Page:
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Financial Education for Everyone

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August 3, 2007

Few phrases inspire greater dread for my seven-year old than, "back to school shopping."No doubt the same holds true for many other parents who must spend precious summer hours – and hundreds of dollars – on shopping excursions for clothes that will be outgrown (or worse, uncool) in six months.

My wife and I have learned the hard way that planning ahead saves time, money and aggravation when shopping for the new school year. Try these tips:

Do your homework. Before hitting the mall, go through your children's closets to see what's outgrown, worn out or damaged beyond repair. It may sound torturous but it beats spending hours pawing through sale racks and waiting for dressing rooms with bored kids in tow.

Many schools now provide lists of needed classroom supplies ahead of time for the coming year. Check your school's web site. Then, keep your eyes peeled for sales on these items so you can go in with other families on bulk purchases.

Don't rely on your memory: Always make a list. And research prices online so you're not hit with sticker shock: Many retailers' websites contain detailed product information, sale notifications, coupons and other helpful information that will help with comparison shopping.

Consider shopping online to save gas and shoe leather. Most stores will let you return unused items by mail or in person.

Budgeting is critical. Don't spend a dime until you've developed a livable budget. Practical Money Skills for Life, a free personal financial management site sponsored by Visa Inc., contains an interactive Back to School Calculator that can help you determine school-related expenses and make any needed adjustments to stay on budget (www.practicalmoneyskills.com/calculators.) The site also features a list of back-to-school budgeting tips for adults and children alike.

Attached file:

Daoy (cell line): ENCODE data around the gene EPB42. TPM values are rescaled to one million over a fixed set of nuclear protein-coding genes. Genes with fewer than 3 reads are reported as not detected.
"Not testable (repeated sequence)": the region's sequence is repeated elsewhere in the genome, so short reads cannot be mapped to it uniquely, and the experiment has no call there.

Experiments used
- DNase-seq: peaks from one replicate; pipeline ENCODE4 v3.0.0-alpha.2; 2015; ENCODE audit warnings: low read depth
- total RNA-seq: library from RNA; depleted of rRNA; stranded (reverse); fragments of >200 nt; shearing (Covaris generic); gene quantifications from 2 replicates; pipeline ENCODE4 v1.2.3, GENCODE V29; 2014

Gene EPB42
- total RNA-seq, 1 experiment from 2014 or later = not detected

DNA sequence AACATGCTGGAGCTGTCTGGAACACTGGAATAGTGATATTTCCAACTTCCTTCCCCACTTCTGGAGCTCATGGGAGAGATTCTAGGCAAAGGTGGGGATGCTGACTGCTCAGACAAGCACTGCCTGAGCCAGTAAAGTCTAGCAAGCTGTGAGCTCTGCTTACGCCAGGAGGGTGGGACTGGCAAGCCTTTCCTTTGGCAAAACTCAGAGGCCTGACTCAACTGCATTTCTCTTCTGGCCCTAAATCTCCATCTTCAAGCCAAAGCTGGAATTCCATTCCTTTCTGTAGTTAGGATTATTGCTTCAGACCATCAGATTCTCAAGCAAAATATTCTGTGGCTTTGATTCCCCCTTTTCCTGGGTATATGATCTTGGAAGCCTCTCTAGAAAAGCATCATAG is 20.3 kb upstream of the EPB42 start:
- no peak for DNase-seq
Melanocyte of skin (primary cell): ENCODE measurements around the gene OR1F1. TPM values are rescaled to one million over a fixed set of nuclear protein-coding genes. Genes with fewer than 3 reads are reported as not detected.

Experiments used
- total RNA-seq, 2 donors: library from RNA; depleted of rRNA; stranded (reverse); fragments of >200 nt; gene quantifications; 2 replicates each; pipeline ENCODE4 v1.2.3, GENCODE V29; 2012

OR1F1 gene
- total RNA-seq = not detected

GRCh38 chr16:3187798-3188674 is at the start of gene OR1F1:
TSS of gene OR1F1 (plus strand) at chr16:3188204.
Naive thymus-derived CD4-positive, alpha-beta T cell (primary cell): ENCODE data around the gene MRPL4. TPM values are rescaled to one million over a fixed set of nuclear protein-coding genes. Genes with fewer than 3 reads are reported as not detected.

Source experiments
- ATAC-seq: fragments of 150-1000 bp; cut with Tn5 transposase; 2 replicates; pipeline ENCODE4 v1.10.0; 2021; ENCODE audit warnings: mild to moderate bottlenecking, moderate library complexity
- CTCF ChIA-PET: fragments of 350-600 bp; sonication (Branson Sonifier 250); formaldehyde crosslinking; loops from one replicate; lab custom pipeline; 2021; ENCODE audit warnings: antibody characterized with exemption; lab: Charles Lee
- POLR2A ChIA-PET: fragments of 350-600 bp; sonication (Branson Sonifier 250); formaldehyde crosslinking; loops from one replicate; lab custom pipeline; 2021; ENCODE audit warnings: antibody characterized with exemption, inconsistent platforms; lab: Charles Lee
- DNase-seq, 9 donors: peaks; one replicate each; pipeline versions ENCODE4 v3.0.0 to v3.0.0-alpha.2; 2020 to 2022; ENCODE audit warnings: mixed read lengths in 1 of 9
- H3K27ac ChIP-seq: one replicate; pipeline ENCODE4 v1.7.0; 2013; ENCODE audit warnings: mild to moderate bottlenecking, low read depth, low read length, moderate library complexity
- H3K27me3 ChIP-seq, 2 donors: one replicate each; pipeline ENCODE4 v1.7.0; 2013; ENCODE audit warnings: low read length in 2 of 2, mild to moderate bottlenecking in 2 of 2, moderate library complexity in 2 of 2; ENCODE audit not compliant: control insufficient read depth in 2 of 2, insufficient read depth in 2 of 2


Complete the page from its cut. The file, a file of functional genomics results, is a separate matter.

Once you've gone through the budgeting exercise and know how much you can afford to spend – and after all the bills have come in – get the jump on next year's expenses by setting aside money each month so next summer you'll be covered.

Get your kids involved. Use this opportunity to teach your children how to manage money – and to manage their expectations. Share the budgeted amount you can afford and enlist their help in choosing how the money should be spent (within reason, of course).

Your kids will likely have to make some hard choices and a few designer labels may fall by the wayside. But also give them an opportunity to develop creative solutions. For example, put them in charge of online or newspaper comparison shopping and coupon clipping. Or, hold a family or neighborhood yard sale and use the proceeds to add items back to the list.

Other quick tips:

  • Wait until after school starts to buy some items. Stores frequently offer deep discounts when they need room for holiday merchandise. (Also, your kids may have a better idea what they want after seeing popular trends.)
  • If your kids are in peak growing years, stagger clothing purchases throughout the year so they don't outgrow everything all at once.
  • Sell outgrown but useable clothing at consignment stores or online – and shop there as well.
  • As always, consult a financial professional regarding your particular situation.

By carefully planning ahead of time, you can save a lot of money and make the back to school shopping experience slightly less painful for everyone.


This article is intended to provide general information and should not be considered health, legal, tax or financial advice. It's always a good idea to consult a tax or financial advisor for specific information on how certain laws apply to your situation and about your individual financial situation.